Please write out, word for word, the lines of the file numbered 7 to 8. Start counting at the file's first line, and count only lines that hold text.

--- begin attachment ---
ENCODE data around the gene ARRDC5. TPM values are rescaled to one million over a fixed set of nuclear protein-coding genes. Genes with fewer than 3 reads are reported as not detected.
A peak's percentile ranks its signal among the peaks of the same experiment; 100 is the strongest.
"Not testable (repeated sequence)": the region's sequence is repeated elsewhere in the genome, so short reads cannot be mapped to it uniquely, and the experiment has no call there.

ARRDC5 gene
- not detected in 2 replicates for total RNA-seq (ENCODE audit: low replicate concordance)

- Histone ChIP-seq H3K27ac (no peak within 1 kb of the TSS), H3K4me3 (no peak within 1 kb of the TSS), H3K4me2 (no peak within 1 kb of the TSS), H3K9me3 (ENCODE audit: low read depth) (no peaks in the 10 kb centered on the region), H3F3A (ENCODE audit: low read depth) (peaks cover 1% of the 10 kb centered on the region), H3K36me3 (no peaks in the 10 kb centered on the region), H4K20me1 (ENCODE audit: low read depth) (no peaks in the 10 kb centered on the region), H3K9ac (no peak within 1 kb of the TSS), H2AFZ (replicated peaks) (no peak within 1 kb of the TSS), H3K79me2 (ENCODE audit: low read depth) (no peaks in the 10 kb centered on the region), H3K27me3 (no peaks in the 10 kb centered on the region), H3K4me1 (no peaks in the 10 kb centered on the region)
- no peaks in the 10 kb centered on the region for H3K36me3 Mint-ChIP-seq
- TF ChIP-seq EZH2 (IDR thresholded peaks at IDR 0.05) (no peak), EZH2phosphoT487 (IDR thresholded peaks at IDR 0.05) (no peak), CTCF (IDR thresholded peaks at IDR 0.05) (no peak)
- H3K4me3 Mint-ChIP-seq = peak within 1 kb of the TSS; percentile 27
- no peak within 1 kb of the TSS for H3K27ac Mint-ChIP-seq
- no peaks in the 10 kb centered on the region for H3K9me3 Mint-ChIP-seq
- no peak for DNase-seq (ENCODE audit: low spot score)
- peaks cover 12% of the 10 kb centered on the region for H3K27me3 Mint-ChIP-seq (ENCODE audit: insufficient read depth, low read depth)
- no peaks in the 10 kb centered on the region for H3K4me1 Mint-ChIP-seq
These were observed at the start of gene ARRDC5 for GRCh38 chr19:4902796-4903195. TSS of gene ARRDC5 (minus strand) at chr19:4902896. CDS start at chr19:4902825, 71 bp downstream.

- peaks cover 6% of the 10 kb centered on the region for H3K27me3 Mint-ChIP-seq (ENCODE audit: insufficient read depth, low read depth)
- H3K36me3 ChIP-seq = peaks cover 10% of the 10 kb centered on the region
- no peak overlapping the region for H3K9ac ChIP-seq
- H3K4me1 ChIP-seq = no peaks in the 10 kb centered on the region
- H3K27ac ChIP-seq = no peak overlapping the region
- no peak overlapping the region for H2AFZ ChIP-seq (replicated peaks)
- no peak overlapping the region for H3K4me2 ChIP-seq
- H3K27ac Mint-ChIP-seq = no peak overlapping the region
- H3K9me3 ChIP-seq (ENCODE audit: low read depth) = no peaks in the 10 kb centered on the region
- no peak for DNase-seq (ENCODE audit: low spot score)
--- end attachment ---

- no peaks in the 10 kb centered on the region for H3K36me3 Mint-ChIP-seq
- TF ChIP-seq EZH2 (IDR thresholded peaks at IDR 0.05) (no peak), EZH2phosphoT487 (IDR thresholded peaks at IDR 0.05) (no peak), CTCF (IDR thresholded peaks at IDR 0.05) (no peak)